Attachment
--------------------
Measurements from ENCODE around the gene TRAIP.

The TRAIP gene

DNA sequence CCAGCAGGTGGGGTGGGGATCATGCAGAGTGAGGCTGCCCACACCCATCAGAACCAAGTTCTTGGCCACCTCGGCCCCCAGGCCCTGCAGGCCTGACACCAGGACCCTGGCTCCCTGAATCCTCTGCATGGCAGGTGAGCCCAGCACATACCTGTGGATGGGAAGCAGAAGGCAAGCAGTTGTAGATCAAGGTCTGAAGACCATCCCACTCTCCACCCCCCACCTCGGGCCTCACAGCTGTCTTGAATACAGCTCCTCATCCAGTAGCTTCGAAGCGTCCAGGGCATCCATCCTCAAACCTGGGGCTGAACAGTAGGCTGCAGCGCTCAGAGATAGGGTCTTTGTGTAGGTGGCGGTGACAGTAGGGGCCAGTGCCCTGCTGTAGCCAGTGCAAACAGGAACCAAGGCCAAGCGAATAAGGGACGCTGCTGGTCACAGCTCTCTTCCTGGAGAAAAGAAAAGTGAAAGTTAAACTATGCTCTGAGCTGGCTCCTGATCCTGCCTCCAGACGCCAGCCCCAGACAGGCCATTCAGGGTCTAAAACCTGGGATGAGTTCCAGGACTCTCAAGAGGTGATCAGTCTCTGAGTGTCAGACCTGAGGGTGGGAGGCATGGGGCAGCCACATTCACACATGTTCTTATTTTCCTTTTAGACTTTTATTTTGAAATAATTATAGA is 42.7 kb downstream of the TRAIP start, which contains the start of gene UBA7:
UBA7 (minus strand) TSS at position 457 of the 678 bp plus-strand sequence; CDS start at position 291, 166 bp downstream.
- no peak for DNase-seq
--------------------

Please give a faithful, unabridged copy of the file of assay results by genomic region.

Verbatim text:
Measurements from ENCODE around the gene TRAIP.

The TRAIP gene

DNA sequence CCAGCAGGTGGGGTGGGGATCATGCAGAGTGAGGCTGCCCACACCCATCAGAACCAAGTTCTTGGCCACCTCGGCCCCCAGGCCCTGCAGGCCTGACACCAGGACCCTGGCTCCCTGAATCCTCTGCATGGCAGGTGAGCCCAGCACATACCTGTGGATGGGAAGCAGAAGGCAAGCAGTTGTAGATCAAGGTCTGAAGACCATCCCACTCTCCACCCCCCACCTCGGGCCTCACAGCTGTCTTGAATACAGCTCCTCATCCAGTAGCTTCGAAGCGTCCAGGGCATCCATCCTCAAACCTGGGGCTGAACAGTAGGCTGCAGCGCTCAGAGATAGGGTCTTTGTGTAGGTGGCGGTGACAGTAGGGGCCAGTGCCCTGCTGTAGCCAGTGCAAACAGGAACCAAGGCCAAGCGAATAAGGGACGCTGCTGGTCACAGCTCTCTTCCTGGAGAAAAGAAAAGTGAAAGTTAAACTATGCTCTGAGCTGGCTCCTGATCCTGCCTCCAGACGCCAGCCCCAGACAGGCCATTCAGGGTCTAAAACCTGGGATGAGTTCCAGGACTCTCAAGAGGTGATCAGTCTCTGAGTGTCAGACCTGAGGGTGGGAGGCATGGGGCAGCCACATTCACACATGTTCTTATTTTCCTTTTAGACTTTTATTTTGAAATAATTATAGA is 42.7 kb downstream of the TRAIP start, which contains the start of gene UBA7:
UBA7 (minus strand) TSS at position 457 of the 678 bp plus-strand sequence; CDS start at position 291, 166 bp downstream.
- no peak for DNase-seq